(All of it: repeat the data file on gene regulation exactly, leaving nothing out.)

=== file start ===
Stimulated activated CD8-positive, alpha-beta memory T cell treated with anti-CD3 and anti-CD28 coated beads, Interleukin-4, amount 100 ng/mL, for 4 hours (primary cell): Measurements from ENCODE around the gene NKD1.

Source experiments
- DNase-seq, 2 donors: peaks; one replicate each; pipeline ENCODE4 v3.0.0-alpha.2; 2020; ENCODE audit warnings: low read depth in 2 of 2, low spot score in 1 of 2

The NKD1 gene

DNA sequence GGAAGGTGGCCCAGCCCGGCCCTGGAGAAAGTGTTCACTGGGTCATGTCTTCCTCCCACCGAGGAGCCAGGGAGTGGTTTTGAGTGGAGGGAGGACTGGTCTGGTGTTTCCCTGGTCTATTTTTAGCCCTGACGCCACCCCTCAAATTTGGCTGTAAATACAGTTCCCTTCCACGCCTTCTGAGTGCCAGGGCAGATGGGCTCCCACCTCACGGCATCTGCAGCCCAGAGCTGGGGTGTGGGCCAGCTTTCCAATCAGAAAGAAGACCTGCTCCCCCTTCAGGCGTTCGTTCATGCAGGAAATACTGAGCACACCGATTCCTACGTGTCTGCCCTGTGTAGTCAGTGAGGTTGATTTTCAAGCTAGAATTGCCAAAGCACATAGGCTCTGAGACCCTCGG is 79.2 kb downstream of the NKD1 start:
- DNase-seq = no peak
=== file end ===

Stimulated activated CD8-positive, alpha-beta memory T cell treated with anti-CD3 and anti-CD28 coated beads, Interleukin-4, amount 100 ng/mL, for 4 hours (primary cell): Measurements from ENCODE around the gene NKD1.

Source experiments
- DNase-seq, 2 donors: peaks; one replicate each; pipeline ENCODE4 v3.0.0-alpha.2; 2020; ENCODE audit warnings: low read depth in 2 of 2, low spot score in 1 of 2

The NKD1 gene

DNA sequence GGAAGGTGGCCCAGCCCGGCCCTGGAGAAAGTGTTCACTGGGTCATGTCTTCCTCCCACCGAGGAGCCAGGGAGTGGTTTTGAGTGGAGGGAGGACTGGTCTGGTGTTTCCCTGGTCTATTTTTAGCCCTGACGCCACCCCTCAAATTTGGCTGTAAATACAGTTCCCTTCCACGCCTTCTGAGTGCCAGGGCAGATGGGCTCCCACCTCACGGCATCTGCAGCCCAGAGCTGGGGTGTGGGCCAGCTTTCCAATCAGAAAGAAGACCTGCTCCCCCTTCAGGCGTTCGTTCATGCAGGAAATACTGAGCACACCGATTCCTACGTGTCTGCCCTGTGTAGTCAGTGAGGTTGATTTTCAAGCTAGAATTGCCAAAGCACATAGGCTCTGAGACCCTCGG is 79.2 kb downstream of the NKD1 start:
- DNase-seq = no peak